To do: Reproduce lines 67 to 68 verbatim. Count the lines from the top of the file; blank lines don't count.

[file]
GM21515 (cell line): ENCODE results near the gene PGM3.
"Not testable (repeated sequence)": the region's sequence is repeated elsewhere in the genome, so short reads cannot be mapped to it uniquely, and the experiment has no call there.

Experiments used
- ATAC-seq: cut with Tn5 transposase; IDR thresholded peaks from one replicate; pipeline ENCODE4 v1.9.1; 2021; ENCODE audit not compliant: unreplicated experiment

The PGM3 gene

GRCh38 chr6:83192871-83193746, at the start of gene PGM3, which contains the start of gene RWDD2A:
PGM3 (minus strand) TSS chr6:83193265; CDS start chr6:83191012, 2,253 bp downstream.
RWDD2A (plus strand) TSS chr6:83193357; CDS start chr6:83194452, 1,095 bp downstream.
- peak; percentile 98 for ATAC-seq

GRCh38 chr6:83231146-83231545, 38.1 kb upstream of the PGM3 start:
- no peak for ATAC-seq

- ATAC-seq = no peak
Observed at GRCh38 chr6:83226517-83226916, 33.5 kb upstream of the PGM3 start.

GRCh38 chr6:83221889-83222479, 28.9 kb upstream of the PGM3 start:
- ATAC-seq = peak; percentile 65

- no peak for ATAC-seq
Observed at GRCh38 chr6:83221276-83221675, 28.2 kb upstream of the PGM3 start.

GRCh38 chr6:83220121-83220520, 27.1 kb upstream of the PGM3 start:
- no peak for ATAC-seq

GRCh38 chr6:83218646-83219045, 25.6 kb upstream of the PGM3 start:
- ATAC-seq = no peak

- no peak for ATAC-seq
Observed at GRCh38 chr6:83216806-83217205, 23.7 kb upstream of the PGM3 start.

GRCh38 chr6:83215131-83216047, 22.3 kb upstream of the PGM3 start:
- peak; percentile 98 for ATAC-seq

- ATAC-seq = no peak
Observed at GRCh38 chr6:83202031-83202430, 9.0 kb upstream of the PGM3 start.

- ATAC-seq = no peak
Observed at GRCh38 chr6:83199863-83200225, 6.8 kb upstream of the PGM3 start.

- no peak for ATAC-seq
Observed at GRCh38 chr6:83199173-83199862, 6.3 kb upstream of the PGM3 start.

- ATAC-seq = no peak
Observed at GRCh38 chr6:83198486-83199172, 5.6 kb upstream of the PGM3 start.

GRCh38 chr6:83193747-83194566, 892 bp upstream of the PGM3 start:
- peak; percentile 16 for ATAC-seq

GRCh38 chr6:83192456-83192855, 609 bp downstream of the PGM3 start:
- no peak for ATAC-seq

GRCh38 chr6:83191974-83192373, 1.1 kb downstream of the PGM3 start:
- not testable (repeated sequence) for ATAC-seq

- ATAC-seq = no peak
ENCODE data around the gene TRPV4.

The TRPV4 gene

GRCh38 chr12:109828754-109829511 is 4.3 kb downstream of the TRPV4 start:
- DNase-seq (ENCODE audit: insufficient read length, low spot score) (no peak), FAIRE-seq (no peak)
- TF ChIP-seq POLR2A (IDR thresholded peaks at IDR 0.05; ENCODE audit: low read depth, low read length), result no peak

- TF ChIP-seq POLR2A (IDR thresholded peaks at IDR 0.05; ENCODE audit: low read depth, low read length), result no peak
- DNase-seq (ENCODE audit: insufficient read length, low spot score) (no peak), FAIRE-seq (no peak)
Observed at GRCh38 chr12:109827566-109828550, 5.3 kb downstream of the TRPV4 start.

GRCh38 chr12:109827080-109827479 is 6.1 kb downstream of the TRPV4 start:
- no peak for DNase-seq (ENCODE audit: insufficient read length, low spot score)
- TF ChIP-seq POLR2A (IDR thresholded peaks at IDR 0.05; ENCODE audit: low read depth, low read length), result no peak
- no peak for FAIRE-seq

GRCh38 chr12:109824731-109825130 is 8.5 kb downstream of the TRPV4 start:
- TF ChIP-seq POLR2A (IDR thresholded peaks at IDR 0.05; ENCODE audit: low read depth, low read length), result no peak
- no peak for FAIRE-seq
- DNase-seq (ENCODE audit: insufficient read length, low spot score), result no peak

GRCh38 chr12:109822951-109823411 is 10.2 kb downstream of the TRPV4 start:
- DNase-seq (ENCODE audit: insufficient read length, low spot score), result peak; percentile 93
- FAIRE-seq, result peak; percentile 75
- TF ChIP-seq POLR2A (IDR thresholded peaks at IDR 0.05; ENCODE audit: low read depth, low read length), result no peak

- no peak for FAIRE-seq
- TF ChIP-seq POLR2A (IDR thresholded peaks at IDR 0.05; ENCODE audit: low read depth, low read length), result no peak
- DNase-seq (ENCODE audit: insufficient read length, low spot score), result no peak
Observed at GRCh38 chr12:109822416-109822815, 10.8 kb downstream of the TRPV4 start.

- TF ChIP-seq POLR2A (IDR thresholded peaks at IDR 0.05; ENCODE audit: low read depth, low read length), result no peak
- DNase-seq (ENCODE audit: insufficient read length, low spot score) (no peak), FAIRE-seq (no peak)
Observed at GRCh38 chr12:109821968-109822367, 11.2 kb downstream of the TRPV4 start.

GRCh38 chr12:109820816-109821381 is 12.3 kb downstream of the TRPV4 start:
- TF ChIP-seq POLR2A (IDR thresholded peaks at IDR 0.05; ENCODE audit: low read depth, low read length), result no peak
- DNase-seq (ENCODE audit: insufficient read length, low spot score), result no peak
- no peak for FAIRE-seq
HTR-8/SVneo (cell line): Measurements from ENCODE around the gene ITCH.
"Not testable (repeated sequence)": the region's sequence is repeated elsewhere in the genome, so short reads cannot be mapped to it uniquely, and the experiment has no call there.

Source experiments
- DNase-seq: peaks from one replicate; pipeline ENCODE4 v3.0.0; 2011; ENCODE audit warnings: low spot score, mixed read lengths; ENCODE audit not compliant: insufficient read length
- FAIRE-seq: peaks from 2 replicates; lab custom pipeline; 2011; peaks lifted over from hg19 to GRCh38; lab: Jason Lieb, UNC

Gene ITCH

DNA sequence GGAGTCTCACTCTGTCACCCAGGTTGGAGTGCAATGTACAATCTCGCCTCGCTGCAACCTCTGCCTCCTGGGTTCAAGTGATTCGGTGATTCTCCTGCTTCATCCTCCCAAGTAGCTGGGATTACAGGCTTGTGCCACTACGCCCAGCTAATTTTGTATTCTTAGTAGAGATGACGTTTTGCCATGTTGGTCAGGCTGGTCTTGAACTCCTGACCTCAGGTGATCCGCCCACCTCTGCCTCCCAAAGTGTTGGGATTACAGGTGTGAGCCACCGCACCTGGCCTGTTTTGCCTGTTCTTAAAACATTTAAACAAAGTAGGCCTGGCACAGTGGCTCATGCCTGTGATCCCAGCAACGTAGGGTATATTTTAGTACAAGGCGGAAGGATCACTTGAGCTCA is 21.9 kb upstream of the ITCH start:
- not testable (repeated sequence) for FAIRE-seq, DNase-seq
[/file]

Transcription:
Observed at GRCh38 chr12:109821968-109822367, 11.2 kb downstream of the TRPV4 start.

GRCh38 chr12:109820816-109821381 is 12.3 kb downstream of the TRPV4 start: